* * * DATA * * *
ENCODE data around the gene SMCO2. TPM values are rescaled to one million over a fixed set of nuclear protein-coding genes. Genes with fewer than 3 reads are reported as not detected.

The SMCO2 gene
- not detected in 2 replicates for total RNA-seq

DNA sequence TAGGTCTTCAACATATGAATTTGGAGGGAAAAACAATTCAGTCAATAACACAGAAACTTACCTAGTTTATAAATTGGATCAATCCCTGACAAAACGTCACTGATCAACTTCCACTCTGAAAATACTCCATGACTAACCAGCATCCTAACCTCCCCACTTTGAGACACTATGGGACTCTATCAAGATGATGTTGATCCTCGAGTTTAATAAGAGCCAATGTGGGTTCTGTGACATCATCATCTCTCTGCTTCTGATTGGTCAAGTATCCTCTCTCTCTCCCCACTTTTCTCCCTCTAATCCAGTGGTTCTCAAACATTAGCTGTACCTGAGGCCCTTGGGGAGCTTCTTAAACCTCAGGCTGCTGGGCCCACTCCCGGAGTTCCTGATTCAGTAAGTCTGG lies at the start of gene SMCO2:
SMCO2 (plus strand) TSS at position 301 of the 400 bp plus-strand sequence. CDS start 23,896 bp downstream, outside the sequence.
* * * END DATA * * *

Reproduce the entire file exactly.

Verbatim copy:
ENCODE data around the gene SMCO2. TPM values are rescaled to one million over a fixed set of nuclear protein-coding genes. Genes with fewer than 3 reads are reported as not detected.

The SMCO2 gene
- not detected in 2 replicates for total RNA-seq

DNA sequence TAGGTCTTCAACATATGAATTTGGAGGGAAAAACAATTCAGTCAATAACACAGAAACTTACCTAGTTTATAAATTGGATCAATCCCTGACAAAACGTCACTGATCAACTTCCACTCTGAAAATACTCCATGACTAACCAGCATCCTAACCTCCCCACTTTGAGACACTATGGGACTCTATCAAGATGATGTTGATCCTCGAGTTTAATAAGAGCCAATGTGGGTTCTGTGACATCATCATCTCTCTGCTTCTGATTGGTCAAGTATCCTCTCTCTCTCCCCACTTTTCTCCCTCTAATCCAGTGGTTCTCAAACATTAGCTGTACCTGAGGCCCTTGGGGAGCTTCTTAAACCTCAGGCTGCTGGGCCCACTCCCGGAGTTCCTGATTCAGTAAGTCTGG lies at the start of gene SMCO2:
SMCO2 (plus strand) TSS at position 301 of the 400 bp plus-strand sequence. CDS start 23,896 bp downstream, outside the sequence.